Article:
The total score had a range of 0-13, and patients were categorized according to the risk of NSTI among 3 groups. After internal validation, Wong and colleagues showed that, for intermediate and high-risk patients (score>16), the score had a PPV of 92% and a NPV of 96%. This constitutes a great tool for both confirming and discarding NSTI and has the advantage that it is based on laboratory variables that are easily available.

Imaging Studies: Plain Radiography can only help to identify subcutaneous gas. This is a very specific finding, but it is not very sensitive in patients with NSTI. Computed tomographic (CT) scans provide an accurate picture of the presence and the extent of abnormal soft tissue gas dissecting along fascial planes, which is almost always diagnostic of necrotizing fasciitis. Other suspicious findings evident on rapid helical CT include fascial stranding, and asymmetric thickening of fascial planes. (20) Magnetic resonance imaging (MRI) with gadolinium contrast enhancement can accurately determine the presence of necrosis of fascia and the extent of the infectious and necrotic process. Unfortunately, the time required to obtain an MRI scan in an unstable patient with sepsis may be excessive and life-threatening. (17,18)

Macroscopic and microscopic Tools: Examination of a frozen section biopsy specimen from the compromised site that includes deep fascia and possibly muscle has been recommended as a means to achieve earlier diagnosis of NSTI in patients. (19,20) A bedside frozen tissue section biopsy is an expedient method to establish the diagnosis on the basis of typical histologic changes of subcutaneous necrosis, polymorphonuclear cell infiltration, fibrinous vascular thrombosis with necrosis, microorganisms within the destroyed fascia and dermis. (20)

Biopsy can also identify fungus in the tissue and fungal invasion with thrombosis of blood vessels. Tissue biopsy with Gram's stain of the exudate may also reveal the characteristic finding of clostridia organisms, which appear as Gram-positive rods with blunt ends resembling boxcars. Fine-needle or large--bore needle aspiration is another method by which to establish the diagnosis and direct antimicrobial therapy.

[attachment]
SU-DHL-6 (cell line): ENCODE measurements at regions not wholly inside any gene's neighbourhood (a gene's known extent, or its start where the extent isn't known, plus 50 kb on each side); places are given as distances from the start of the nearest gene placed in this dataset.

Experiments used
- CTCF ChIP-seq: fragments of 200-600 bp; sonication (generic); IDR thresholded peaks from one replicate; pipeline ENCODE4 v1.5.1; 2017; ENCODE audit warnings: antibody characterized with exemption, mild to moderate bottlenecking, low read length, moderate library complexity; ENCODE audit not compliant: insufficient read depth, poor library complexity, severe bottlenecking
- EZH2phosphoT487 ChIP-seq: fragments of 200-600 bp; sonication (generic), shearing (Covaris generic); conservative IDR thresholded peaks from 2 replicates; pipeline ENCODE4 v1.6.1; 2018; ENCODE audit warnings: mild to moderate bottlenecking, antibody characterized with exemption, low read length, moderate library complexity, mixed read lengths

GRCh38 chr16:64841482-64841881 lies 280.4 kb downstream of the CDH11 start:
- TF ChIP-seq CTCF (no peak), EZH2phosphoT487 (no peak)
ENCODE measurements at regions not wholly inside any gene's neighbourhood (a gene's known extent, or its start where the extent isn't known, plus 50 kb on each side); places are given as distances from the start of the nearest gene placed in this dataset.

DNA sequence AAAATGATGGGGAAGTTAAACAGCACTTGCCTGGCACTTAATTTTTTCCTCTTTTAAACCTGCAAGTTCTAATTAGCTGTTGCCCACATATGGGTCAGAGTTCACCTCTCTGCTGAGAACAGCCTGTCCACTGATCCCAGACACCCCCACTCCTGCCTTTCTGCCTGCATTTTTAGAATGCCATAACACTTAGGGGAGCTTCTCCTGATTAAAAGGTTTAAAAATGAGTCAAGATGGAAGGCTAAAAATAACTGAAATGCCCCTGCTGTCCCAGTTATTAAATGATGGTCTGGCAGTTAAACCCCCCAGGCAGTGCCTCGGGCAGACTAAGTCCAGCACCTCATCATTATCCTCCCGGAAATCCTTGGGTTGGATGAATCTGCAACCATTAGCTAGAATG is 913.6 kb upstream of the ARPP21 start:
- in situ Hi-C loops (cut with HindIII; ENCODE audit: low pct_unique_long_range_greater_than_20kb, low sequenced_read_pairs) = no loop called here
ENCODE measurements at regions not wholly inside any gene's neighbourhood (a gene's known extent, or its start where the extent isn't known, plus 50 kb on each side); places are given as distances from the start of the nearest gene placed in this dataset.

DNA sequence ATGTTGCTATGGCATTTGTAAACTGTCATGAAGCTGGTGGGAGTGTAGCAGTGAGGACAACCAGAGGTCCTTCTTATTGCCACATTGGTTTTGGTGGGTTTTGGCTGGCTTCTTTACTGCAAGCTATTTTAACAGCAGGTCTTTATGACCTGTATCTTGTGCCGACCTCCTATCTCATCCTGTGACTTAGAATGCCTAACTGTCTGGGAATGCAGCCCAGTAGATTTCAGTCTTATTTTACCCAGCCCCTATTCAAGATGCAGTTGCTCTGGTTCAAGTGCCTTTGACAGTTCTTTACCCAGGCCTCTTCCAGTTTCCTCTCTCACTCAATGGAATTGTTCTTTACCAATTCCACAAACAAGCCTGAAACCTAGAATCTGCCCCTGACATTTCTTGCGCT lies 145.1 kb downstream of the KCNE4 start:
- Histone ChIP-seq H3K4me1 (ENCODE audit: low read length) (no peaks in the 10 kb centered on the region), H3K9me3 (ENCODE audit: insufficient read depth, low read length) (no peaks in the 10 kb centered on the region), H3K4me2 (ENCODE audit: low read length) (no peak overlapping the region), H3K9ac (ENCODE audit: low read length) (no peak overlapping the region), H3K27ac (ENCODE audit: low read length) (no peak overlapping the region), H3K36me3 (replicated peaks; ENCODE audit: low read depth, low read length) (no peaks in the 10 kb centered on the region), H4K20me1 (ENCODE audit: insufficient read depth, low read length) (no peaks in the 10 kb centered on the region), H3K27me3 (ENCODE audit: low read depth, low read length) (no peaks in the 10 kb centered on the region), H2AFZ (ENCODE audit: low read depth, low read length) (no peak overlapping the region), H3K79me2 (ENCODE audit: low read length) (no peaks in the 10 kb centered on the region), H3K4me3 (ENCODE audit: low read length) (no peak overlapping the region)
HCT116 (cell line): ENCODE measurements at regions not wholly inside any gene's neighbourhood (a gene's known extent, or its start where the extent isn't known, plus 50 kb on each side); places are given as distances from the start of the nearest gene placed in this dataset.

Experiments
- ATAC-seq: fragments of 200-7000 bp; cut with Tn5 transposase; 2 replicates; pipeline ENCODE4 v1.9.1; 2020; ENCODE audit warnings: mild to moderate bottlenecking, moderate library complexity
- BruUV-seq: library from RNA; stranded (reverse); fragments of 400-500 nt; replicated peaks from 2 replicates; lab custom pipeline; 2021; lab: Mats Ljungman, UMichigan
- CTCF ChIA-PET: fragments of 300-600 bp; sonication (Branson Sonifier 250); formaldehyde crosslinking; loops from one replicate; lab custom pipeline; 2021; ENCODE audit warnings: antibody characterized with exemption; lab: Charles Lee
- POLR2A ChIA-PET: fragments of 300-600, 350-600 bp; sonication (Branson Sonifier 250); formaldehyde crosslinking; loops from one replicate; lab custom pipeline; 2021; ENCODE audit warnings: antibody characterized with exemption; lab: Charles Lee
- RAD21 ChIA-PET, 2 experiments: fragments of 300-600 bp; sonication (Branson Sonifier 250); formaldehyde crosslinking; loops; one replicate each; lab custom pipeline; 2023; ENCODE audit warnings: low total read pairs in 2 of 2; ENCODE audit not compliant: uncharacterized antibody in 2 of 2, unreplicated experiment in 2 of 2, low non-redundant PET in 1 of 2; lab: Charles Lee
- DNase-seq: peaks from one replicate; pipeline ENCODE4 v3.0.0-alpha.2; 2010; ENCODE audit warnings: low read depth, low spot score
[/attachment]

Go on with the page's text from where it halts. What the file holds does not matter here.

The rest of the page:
Inability to obtain fluid, however, is non-diagnostic and does not rule out NI. Tense edema of an extremity should be evaluated by measuring muscle compartment pressure. Easy passage of a probe along a plane between the subcutaneous tissue and deep muscle is suggestive of necrotizing fasciitis.

It is preferable to explore the compromised area during an operation and certain findings give a strong suspicion of NSTI. These findings include gray necrotic tissue, lack of bleeding, thrombosed vessels, "dishwater" pus, noncontracting muscle, and a positive "finger test" result, which is characterized by lack of resistance to finger dissection in normally adherent tissues.

Microbiology: The majority of NIs resulting in necrotizing fasciitis consists of a mixture of betahemolytic streptococci (90%), anaerobic Gram-positive cocci, aerobic Gram-negative bacilli, and Bacteroides species. A single organism, with the unusual exception of Group A beta-hemolytic streptococci (GAS), rarely causes an infection resulting in necrotizing fasciitis. Necrotizing fasciitis occurs when a mixed variety of organisms--aerobic and anaerobic--invade the subcutaneous tissue and fascia in a synergistic fashion.

Bacterial synergistic gangrene is primarily a subcutaneous gangrenous infection caused by the same organisms as those that cause necrotizing fasciitis, but there is no involvement of any fascial tissue. Classically, cultures yield the combination of a microaerophilic nonhemolytic streptococcus in the spreading periphery of the lesion and Staphylococcus aureus found in the zone of gangrene. Streptococci can be accompanied by a variety of other organisms, such as Proteus, Enterobacter, Pseudomonas, and Clostridium species.

The clinical course of bacterial synergistic gangrene is frequently slow but initially should be treated as an infectious gangrene until the lack of fascial involvement is recognized. Streptococcal gangrene is caused only by toxigenic strains of GAS. Acute streptococcal gangrene is usually a rapidly advancing gangrenous infection associated with severe toxic symptoms (eg, streptococcal toxic shock syndrome).

Clostridial and mycotic infections must be considered in any initial evaluation of skin and soft tissue NIs, despite their relatively rare occurrence. Clostridial infections should be suspected when necrotic muscle is found during debridement of an infectious gangrene with severe systemic toxicity associated with clinical central nervous system manifestations. Patients with malignancies are particularly prone to NIs caused by Clostridium septicum.

NIs can be caused by marine vibrio species, but cases are rare and usually are associated with chronic liver disease and immune-compromised states. Mucormycosis (ie, Zygomycetes infection) can produce an aggressive gangrenous infection because of its ability to invade directly and thrombose blood vessels, which results in infarction of tissue.

Treatment: The treatment for NSTI involves the following principles: source control, antimicrobial therapy, support, and monitoring. Source control is of utmost importance in NSTI. Early and complete debridement is essential for the treatment of NSTI along with appropriate broad- spectrum antibiotic coverage, combined with adequate organ support and close monitoring. Care for patients with necrotizing soft tissue infection requires a team approach with expertise from critical care, surgery, reconstructive surgery, and rehabilitation specialists.